Skip to main content

Official speeches and statements - June 9, 2016

Published on June 9, 2016
1. United Kingdom - Bilateral relations - British referendum - Interview given by M. Jean-Marc Ayrault, Minister of Foreign Affairs and International Development, to the French press - excerpts (London,2016-06-07)

1. United Kingdom - Bilateral relations - British referendum - Interview given by M. Jean-Marc Ayrault, Minister of Foreign Affairs and International Development, to the French press - excerpts
(London le 2016-06-07)

THE MINISTER - The relationship between France and Britain is quite strange, quite unique and very linked to our common history. Each country is a permanent member of the United Nations Security Council and has always had a global, universal vocation. That can be felt in the approach to issues, to problems. We often have similar views even if we have differences.

We [M. Ayrault and UK Foreign Secretary Philip Hammond] talked about a lot of current issues: we talked a lot about Africa, about the various interventions there could be, we discussed our visits, and I talked about my visit to Mali and Niger with Frank-Walter Steinmeier. We also talked about the Franco-German relationship and what we could do in the E3 format [Germany, France, United Kingdom], which the UK greatly appreciates and would like us to push as far as possible together. Of course we talked about Syria, Libya and obviously all the issues that are in the news.

And we also talked about the referendum, of course. The French position is known: we’d like the British to choose to remain in the European Union. We sincerely think it’s both in Europe’s interest and in Britain’s interest. I say «sincerely» because people sometimes attribute ulterior motives to us when we say it in certain circles, but I really think it’s necessary for Britain.

What I was saying earlier was that the European Union - I discussed it with my British counterpart; he immediately agreed - doesn’t weaken our international influence, the influence of both the British and the French, and it’s even the opposite. Because we’re permanent members of the Security Council and have the history I was talking about just now, the European Union gives our old, «universal» nations, as it were, an extra lever to exert our political influence. It’s confirmed every day; it’s obvious! It means we can’t do everything as a pair; that’s why we’ve just discussed it, and on this point we were in total agreement about working as far as possible, for example, in the E3 format, which we’ve already done on Syria several times in both Paris and Berlin, and we can also do it on other issues.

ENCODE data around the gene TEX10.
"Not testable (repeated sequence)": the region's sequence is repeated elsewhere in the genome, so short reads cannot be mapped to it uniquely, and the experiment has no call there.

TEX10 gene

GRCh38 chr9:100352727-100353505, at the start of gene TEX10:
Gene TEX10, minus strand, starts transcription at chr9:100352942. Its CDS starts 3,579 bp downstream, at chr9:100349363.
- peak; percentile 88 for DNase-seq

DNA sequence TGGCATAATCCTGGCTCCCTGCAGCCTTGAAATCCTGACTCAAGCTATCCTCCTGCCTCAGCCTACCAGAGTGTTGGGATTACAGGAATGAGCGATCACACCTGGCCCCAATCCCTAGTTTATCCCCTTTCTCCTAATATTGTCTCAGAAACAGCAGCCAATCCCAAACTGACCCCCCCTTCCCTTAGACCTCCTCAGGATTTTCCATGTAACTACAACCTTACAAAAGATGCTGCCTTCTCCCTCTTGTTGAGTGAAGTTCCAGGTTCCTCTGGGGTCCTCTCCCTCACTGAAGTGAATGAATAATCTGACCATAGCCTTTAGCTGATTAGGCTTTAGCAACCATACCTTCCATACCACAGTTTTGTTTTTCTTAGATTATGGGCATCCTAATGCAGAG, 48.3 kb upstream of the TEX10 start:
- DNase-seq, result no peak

Q. - At the moment, according to the polls, the balance is switching towards Brexit; how is France preparing for that eventuality? In what respect is it ready for that eventuality?

THE MINISTER - First of all, it’s not a fait accompli. The vote will take place on 23 June and we know nothing of the result. Let’s say that we, who have experience of referendums, know the campaign will be conducted to the very end, up to the last minute, because voters are hesitant when it’s such a weighty decision. So we must persuade people, carry them with us, ensure we don’t stray too far from the rational into the emotional. And if we take the rational - i.e. all the economic and social criteria - it’s clear that remaining is essential for the British people and for all social classes, and not just finance as some people are saying. I believe it’s really important to carry on making the arguments. All the arguments are on the table. (...)

Clearly, if we then tackle more sensitive issues like migration, we may indeed stray into the emotional, and then it can give rise to controversies, and that’s always dangerous when it’s time to choose. But my strong belief is that when the British people want to take their decision for their own future, their own destiny, their own history, a sense of the country’s interest will prevail. I’m confident.

You ask me: we’re not certain of Brexit either; what may happen? We have both options.

There can be a choice to remain: that’s what we’d like, and the commitments made on that must be honoured, nothing more and nothing less. It’s not about embarking on an umpteenth set of negotiations, it’s not about going beyond what was decided in February. Basically we’ve endorsed a differentiated Europe, and a differentiated Europe means some don’t want to go so far, while others can go further. (...) But we’re not forcing the British or others to join this if they don’t want to.